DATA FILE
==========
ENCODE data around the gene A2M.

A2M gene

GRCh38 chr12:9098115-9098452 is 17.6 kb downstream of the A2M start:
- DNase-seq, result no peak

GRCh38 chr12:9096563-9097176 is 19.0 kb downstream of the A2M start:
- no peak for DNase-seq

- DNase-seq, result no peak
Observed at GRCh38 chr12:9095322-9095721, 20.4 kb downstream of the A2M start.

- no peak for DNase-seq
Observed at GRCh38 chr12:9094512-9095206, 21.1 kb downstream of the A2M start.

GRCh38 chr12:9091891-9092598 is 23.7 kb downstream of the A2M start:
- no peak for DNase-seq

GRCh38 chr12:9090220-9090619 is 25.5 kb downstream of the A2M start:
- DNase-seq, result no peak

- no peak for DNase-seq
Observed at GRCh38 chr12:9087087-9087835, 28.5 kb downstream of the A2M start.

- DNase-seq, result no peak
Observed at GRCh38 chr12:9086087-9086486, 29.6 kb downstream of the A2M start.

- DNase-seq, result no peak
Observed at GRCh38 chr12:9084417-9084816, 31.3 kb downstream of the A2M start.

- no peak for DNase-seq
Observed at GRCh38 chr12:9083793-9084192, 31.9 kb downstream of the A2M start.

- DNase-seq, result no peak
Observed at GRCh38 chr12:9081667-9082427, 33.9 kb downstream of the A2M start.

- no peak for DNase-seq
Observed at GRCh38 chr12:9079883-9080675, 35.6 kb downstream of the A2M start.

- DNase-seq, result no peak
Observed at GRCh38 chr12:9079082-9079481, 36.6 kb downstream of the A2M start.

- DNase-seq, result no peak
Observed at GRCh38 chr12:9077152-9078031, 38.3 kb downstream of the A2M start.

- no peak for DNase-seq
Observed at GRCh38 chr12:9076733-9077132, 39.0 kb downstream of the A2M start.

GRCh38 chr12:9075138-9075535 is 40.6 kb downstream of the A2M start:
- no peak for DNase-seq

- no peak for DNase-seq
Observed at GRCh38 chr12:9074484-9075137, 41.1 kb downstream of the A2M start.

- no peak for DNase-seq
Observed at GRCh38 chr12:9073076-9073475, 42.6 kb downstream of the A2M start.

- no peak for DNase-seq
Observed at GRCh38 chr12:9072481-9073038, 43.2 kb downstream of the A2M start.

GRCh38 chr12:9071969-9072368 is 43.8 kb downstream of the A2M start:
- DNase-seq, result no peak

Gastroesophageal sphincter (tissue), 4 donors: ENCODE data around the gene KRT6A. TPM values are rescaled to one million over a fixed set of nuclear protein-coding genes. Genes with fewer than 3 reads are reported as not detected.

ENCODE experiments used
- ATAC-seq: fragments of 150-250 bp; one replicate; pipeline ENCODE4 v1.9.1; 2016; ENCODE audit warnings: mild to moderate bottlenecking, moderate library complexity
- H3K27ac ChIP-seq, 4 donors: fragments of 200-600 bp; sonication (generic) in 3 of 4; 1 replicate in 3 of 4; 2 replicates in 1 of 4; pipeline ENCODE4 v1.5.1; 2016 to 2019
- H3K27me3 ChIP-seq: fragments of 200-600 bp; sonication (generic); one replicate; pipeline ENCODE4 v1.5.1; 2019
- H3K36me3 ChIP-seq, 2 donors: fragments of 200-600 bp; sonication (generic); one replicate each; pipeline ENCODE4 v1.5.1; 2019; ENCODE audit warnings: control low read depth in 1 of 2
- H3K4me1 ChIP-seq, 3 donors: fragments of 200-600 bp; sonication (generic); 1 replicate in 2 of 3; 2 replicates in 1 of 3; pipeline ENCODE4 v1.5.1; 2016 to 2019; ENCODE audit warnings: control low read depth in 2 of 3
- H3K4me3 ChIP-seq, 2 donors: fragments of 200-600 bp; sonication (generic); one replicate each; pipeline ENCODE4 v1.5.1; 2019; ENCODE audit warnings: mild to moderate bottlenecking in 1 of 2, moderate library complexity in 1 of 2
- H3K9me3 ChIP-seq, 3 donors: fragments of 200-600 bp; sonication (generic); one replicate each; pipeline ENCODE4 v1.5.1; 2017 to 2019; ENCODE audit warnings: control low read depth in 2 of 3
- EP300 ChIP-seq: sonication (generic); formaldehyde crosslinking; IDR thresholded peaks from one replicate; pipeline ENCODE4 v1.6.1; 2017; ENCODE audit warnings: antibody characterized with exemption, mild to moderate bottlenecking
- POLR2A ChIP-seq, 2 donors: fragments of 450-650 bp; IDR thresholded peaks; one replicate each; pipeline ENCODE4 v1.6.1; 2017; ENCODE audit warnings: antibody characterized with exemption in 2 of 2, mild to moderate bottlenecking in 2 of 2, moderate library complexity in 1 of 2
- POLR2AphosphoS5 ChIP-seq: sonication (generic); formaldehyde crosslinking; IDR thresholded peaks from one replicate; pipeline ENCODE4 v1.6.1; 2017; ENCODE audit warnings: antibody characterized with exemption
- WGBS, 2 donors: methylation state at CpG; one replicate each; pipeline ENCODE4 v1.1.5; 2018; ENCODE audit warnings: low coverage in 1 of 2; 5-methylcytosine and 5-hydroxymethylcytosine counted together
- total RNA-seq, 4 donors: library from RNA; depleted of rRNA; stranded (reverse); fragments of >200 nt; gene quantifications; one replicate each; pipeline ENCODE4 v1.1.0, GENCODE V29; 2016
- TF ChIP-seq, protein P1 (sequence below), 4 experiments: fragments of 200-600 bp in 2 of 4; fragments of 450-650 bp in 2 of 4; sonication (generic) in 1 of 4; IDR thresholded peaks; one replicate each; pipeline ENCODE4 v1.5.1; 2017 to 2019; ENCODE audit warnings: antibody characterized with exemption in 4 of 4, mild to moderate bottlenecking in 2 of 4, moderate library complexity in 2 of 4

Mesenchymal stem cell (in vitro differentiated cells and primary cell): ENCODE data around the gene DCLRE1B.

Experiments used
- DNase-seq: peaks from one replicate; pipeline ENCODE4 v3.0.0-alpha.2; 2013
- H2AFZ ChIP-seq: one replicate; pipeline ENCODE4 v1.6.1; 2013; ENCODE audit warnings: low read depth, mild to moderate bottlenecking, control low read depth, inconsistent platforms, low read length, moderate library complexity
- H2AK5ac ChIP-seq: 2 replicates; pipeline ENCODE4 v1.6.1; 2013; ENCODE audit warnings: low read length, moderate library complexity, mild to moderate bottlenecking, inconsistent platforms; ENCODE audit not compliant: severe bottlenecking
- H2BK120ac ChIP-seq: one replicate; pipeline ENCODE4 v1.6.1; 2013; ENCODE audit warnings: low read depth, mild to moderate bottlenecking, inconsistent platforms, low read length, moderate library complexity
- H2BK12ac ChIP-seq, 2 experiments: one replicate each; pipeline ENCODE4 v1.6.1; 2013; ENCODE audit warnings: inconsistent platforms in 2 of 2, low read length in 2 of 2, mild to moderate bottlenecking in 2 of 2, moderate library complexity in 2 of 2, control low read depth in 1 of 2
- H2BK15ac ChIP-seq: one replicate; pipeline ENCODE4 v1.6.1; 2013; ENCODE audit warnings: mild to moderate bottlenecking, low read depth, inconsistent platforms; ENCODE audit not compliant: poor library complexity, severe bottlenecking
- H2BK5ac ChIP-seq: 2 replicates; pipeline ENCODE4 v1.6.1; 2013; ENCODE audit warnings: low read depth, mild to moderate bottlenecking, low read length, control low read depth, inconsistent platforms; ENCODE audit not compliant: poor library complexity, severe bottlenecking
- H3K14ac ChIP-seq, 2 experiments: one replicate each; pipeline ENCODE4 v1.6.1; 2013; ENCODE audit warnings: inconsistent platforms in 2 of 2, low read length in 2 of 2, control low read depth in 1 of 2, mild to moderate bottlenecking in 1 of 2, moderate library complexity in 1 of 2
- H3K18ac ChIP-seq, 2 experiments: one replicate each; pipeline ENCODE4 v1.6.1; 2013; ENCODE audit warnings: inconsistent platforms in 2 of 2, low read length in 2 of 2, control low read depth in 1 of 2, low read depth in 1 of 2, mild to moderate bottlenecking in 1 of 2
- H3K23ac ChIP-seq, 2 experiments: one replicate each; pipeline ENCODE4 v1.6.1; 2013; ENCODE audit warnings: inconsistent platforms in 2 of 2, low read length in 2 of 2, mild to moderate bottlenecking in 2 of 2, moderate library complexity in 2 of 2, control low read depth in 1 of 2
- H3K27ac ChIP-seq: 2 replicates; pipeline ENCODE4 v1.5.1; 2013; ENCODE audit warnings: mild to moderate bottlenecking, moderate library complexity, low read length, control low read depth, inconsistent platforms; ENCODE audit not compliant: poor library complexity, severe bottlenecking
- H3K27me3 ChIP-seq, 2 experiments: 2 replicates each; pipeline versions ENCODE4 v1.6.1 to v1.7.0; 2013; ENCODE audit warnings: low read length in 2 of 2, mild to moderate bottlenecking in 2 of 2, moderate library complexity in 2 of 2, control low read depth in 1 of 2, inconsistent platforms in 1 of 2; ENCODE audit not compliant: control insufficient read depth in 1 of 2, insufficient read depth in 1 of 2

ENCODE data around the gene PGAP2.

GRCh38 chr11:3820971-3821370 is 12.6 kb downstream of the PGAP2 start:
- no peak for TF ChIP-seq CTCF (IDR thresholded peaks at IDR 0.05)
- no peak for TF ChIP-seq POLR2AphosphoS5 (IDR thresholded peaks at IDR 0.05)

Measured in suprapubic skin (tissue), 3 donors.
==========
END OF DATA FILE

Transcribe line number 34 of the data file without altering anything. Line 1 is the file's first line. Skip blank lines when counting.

- no peak for DNase-seq